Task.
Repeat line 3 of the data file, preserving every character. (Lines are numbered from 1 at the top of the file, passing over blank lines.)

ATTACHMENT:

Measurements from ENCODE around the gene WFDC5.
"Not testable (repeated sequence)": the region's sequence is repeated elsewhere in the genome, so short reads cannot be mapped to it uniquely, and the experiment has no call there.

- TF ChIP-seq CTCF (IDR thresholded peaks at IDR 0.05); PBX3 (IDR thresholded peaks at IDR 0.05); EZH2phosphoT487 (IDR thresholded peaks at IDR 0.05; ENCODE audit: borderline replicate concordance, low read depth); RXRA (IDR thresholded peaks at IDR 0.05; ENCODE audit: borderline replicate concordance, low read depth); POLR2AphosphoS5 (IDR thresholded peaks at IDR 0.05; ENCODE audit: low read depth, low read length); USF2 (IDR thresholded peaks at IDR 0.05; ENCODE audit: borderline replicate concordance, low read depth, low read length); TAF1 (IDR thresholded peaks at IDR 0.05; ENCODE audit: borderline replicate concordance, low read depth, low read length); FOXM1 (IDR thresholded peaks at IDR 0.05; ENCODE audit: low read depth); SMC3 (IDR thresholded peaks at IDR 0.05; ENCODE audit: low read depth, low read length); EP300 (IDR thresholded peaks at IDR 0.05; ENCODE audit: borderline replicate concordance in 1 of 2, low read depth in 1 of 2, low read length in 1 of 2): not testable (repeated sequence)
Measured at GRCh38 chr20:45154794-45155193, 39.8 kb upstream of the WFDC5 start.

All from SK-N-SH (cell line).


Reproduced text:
- TF ChIP-seq CTCF (IDR thresholded peaks at IDR 0.05); PBX3 (IDR thresholded peaks at IDR 0.05); EZH2phosphoT487 (IDR thresholded peaks at IDR 0.05; ENCODE audit: borderline replicate concordance, low read depth); RXRA (IDR thresholded peaks at IDR 0.05; ENCODE audit: borderline replicate concordance, low read depth); POLR2AphosphoS5 (IDR thresholded peaks at IDR 0.05; ENCODE audit: low read depth, low read length); USF2 (IDR thresholded peaks at IDR 0.05; ENCODE audit: borderline replicate concordance, low read depth, low read length); TAF1 (IDR thresholded peaks at IDR 0.05; ENCODE audit: borderline replicate concordance, low read depth, low read length); FOXM1 (IDR thresholded peaks at IDR 0.05; ENCODE audit: low read depth); SMC3 (IDR thresholded peaks at IDR 0.05; ENCODE audit: low read depth, low read length); EP300 (IDR thresholded peaks at IDR 0.05; ENCODE audit: borderline replicate concordance in 1 of 2, low read depth in 1 of 2, low read length in 1 of 2): not testable (repeated sequence)